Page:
Presented by the Employment Law Practice Group

Coronavirus: Need-to-Know Information for New Jersey Employers

As the progression of the Coronavirus (COVID-19) is now beginning to disrupt work environments as well as travel and social gatherings within the United States, employers must take immediate steps to prepare and address concerns as they develop. The CDC has encouraged “social distancing” and other protective measures to reduce the impact and burden on local hospitals and infrastructures. What does that mean for local businesses? It means that it is time to develop an appropriate response and action plan. Proper response planning by employers will help to alleviate any emergent business/legal considerations, while protecting the health of customers, employees and the financial well-being of your company.

Below are answers to some common questions that you may have as you develop your own company’s action plan in the days ahead.

How To Handle Employees Who Have Travelled or Plan to Travel

Employers may require employees to limit non-essential business travel to CDC-designated countries and encourage employees to limit non-essential personal travel to CDC-designated countries. An employer may request that employees notify them of any personal international travel, particularly to an area that is listed as a CDC Travel Advisory. If employees recently returned from a country listed as a CDC Travel Advisory, employers may ask the employee to self-quarantine at home for 14 days. During a pandemic, the EEOC cautions employers to rely on the latest CDC public health recommendations.

What To Do If an Employee Is Suspected of or Diagnosed with Coronavirus

First and foremost, encourage all employees to stay home and seek medical care if they do not feel well. If, however, an employee arrives at work displaying symptoms of the virus, you must immediately separate the employee and send them home. The employee is entitled to any New Jersey Paid Sick Leave time accumulated and/or leave under the FMLA, should the circumstances warrant. If an employee requires time off from work, you should engage in the same “interactive process” to determine appropriate disability accommodations or a medical leave of absence.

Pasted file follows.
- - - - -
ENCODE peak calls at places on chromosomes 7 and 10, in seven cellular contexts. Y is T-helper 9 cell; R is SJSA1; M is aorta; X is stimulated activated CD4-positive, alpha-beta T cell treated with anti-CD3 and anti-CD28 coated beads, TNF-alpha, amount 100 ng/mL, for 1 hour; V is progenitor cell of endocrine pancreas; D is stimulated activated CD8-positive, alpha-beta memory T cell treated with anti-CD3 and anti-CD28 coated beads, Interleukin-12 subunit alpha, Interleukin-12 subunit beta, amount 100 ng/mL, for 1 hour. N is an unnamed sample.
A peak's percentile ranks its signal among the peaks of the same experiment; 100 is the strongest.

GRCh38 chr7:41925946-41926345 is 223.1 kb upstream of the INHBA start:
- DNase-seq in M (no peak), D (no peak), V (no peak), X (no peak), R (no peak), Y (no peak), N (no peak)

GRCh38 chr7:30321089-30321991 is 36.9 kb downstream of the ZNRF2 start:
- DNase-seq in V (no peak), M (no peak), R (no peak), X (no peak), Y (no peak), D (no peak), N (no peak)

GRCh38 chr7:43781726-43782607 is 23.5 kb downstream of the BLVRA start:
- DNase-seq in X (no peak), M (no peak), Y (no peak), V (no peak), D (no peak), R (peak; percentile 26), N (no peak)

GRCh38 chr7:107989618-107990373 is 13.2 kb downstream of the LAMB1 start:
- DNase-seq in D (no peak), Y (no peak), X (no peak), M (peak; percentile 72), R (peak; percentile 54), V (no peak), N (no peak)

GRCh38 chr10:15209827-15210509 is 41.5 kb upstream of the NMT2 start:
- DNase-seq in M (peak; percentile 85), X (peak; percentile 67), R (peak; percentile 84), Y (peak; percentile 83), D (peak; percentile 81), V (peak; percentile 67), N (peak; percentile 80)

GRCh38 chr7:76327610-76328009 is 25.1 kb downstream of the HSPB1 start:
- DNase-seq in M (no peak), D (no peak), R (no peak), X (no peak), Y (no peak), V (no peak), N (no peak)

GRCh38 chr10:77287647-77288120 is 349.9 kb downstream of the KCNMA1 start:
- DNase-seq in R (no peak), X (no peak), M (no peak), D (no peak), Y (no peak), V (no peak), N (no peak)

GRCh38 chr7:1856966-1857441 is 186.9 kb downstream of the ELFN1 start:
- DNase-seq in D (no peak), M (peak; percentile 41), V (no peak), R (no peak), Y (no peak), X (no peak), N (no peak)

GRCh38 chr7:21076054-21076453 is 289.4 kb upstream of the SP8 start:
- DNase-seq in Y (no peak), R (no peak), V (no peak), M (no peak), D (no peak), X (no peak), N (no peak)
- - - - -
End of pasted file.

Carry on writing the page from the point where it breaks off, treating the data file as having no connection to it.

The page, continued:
If an employee is diagnosed with Coronavirus, immediately contact your local health department and establish a plan. Next, you will need to inform other employees of possible exposure. Bear in mind, however, that the infected employee has a right to medical privacy. Therefore, do your best to maintain the confidentiality of any employee who is suspected or diagnosed with the virus.

What To Do If Local Schools Close

As the virus continues to spread, it is becoming increasingly more probable that school closures will occur, and employers will be impacted when parents are required to provide child care. Many employers are left wondering how to handle the issue. For some, remote work policies may permit employees to continue their daily responsibilities without requiring to take time off. In other instances, however, due to the nature of the work, some employees will be required to take time off. The issue then becomes how these parents will be able to financially afford the time off.

New Jersey’s Paid Sick Leave Law*, which went into effect on October 29, 2018, permits employees to use their earned sick time to care for themselves or family members when the employee’s workplace, child’s school, or daycare is closed by order of a public official due to a public health emergency. The Paid Sick Leave, however, is capped at 40 hours per year. After the expiration of the 40 hours, employees may look towards temporary disability benefits (depending on circumstances and eligibility). Certainly, employers are free to enact any additional policies to help their employees through these difficult times.

Should you have any questions or want assistance in developing your company’s response plan, we stand ready to help.

*Note: The New Jersey Paid Sick Leave laws do not apply to union employees. Union employees are governed by their Collective Bargaining Agreements.


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